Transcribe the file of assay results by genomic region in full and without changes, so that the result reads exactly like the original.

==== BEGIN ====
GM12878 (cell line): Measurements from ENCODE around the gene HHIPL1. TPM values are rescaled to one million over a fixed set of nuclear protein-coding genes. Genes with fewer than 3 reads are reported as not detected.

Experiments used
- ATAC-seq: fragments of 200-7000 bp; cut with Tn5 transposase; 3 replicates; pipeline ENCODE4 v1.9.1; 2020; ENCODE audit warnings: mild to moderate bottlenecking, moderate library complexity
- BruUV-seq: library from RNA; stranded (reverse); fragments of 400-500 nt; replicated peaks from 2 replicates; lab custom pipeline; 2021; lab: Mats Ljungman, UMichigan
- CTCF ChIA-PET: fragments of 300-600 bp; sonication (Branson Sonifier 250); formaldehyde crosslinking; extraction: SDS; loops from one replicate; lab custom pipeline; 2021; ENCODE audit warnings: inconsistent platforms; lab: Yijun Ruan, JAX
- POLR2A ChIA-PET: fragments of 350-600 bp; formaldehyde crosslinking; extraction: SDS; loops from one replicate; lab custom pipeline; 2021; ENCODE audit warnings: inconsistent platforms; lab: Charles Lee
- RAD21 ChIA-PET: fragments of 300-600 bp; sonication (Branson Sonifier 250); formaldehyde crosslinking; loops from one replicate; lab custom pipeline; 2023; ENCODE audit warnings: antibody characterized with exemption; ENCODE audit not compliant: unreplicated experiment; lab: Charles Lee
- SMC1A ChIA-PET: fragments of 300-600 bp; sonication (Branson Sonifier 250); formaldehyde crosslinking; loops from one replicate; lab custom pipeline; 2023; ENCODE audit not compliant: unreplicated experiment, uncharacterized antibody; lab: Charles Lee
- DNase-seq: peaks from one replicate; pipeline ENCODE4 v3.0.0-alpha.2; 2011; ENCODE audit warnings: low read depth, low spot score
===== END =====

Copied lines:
GM12878 (cell line): Measurements from ENCODE around the gene HHIPL1. TPM values are rescaled to one million over a fixed set of nuclear protein-coding genes. Genes with fewer than 3 reads are reported as not detected.

Experiments used
- ATAC-seq: fragments of 200-7000 bp; cut with Tn5 transposase; 3 replicates; pipeline ENCODE4 v1.9.1; 2020; ENCODE audit warnings: mild to moderate bottlenecking, moderate library complexity
- BruUV-seq: library from RNA; stranded (reverse); fragments of 400-500 nt; replicated peaks from 2 replicates; lab custom pipeline; 2021; lab: Mats Ljungman, UMichigan
- CTCF ChIA-PET: fragments of 300-600 bp; sonication (Branson Sonifier 250); formaldehyde crosslinking; extraction: SDS; loops from one replicate; lab custom pipeline; 2021; ENCODE audit warnings: inconsistent platforms; lab: Yijun Ruan, JAX
- POLR2A ChIA-PET: fragments of 350-600 bp; formaldehyde crosslinking; extraction: SDS; loops from one replicate; lab custom pipeline; 2021; ENCODE audit warnings: inconsistent platforms; lab: Charles Lee
- RAD21 ChIA-PET: fragments of 300-600 bp; sonication (Branson Sonifier 250); formaldehyde crosslinking; loops from one replicate; lab custom pipeline; 2023; ENCODE audit warnings: antibody characterized with exemption; ENCODE audit not compliant: unreplicated experiment; lab: Charles Lee
- SMC1A ChIA-PET: fragments of 300-600 bp; sonication (Branson Sonifier 250); formaldehyde crosslinking; loops from one replicate; lab custom pipeline; 2023; ENCODE audit not compliant: unreplicated experiment, uncharacterized antibody; lab: Charles Lee
- DNase-seq: peaks from one replicate; pipeline ENCODE4 v3.0.0-alpha.2; 2011; ENCODE audit warnings: low read depth, low spot score